The symptoms associated with prescription drug addiction include:
- Constricted pupils
- Poor, unsteady coordination
- Slurred speech
- Runny nose or nose sores
- Needle marks
- Slowed rate of breathing
- Higher doses needed to relieve pain or symptoms
- Changes in sleeping and/or eating patterns
- Fluctuations in weight
- Involuntary tics, rapid eye movements
- Appearing to be intoxicated
- Heightened alertness
- High blood pressure
- Having withdrawal symptoms when you stop using the drug
- Feelings of euphoria
- Poor concentration
- Memory problems
- Mood swings
- Feeling intense cravings for the drug that take precedence over other thoughts
- Continuing to use the drug even though you realize it’s causing problems, psychologically, socially and physically
- Failing to stop using the drug even when you attempt to do so on your own
- Showing hostility towards others
- “Doctor shopping” – going to more than 1 doctor to get more prescriptions
- Stealing or borrowing prescription drugs from others
- Stealing money needed to acquire drugs
- Using prescription drugs more quickly than prescribed
- Crushing or breaking pills
- Lying about how much medication is being taken
- Hiding drugs in different places around the home
- Stealing or forging prescriptions
- Lowered inhibitions; doing or saying things you ordinarily wouldn’t do, such as stealing
- Increased risk-taking behaviors
- Not meeting work, family or school obligations
- Lack of interest in your appearance or grooming habits
- Keeping secrets from loved ones, such as where you go, locking your room or other changes in behavior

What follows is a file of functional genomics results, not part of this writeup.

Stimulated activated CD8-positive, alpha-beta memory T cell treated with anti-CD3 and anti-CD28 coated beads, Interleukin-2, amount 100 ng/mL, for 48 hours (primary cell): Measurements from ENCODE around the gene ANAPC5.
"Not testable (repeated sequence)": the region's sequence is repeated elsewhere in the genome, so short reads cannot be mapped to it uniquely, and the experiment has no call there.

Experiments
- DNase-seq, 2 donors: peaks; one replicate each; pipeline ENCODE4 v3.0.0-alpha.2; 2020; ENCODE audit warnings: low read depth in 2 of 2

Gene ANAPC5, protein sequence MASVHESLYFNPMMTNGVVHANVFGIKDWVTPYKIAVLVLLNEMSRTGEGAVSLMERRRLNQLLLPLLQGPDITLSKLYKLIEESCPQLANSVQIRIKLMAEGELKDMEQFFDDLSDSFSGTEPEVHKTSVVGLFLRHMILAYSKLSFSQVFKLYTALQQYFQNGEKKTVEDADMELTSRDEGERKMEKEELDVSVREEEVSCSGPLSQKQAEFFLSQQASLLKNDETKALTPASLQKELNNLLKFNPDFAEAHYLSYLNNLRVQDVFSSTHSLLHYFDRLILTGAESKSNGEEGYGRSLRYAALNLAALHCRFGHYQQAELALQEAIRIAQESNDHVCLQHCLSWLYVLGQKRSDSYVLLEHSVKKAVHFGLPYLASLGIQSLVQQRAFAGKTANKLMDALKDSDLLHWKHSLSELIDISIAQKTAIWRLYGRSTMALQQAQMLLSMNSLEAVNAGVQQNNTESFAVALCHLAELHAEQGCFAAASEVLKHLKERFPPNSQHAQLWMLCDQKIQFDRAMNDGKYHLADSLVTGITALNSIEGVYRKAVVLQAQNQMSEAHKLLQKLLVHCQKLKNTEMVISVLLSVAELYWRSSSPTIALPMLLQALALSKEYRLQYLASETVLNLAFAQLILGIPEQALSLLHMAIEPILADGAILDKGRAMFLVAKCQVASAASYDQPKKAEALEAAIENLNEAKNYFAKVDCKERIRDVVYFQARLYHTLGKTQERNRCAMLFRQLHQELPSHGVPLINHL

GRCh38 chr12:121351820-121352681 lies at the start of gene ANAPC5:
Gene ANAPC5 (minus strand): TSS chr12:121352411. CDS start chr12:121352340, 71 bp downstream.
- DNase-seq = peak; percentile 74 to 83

Addiction Treatment that
Long Term Effects of Prescription Drug Addiction
The effects of prescription drug addiction can be far-reaching. In the long term, these effects will depend on different variables, such as the type of prescription drug being abused, how long you’ve been using it and the dosages you’ve been taking.
The health consequence associated with this type of addiction over the longer term can include:
Infectious diseases, such as HIV and hepatitis:
These diseases can occur due to prescription opioids that are injected in order to achieve a high.
Opioids can work to slow your breathing rate, block oxygen from getting into your lungs, or worsen asthma symptoms.
Nausea and vomiting as a symptom of some prescription drug misuse can worsen, causing abdominal pain, decayed bowel tissue, acid reflux, severe constipation and dehydration.
Some prescription drugs not only lead to the brain disease that is addiction, but they can also cause changes in brain function that affect learning, memory, decision-making, impulse control and difficulty managing stress.
Addiction to prescription opioids:
can result in severe withdrawal symptoms when the drug use is reduced or stopped suddenly. The long-term effects include:
- Muscle and bone pain
- Cold flashes or goose bumps
High blood pressure, heart arrhythmias or heart attacks can result from the long-term abuse of stimulants.
Addiction Treatment that
Prescription Drug Addiction Statistics
Addiction to prescription painkillers like oxycodone, hydromorphone, hydrocodone and fentanyl, contributes to a large portion of overdose fatalities in the US. Also involved in overdose deaths are benzodiazepine drugs.
- In 2019, overdose deaths due to prescription opioid abuse accounted for more than 70% of the total number (71,000) of all drug overdose fatalities that year.
- More than 15 million people in the US abuse prescription drugs
- Over 14,000 people died as a result of prescription opioid overdoses in 2019.
- The total number of drug overdose deaths due to prescription benzodiazepine abuse totaled 9,711 in 2019.
- Close to 74% of adults with a substance use disorder also struggle with alcohol abuse
- In 2017, over 8 million US adults suffered from both a mental health condition and substance use disorder
- The most common prescription drugs abused are opioid painkillers, tranquilizers, sedatives and stimulants.
- Women are more apt to experience chronic pain, be prescribed prescription painkillers and become dependent on them more rapidly than men.